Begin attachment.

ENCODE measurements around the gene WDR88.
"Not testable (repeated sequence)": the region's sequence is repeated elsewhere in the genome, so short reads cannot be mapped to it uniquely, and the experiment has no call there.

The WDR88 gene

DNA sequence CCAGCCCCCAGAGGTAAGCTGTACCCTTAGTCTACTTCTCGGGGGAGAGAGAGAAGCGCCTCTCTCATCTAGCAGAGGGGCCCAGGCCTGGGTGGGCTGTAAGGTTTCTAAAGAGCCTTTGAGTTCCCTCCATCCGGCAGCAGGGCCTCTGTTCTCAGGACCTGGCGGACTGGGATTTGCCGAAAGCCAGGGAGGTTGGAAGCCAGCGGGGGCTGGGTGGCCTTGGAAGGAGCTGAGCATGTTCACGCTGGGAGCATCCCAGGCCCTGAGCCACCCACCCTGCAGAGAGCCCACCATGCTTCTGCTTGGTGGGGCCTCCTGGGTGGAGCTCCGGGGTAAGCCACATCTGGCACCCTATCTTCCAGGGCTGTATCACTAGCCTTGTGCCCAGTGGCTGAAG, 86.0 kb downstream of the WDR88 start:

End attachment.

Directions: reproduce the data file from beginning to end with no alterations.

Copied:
ENCODE measurements around the gene WDR88.
"Not testable (repeated sequence)": the region's sequence is repeated elsewhere in the genome, so short reads cannot be mapped to it uniquely, and the experiment has no call there.

The WDR88 gene

DNA sequence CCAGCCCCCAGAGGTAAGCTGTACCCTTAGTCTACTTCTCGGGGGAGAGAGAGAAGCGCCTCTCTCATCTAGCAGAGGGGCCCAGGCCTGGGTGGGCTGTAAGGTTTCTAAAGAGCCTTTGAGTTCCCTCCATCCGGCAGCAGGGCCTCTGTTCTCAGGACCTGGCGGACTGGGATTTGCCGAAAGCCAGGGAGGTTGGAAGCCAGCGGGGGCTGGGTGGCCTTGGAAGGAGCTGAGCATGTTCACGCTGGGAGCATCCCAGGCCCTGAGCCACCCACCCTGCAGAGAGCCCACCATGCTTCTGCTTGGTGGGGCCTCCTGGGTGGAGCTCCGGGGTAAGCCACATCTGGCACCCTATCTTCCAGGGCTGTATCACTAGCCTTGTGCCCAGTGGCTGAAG, 86.0 kb downstream of the WDR88 start: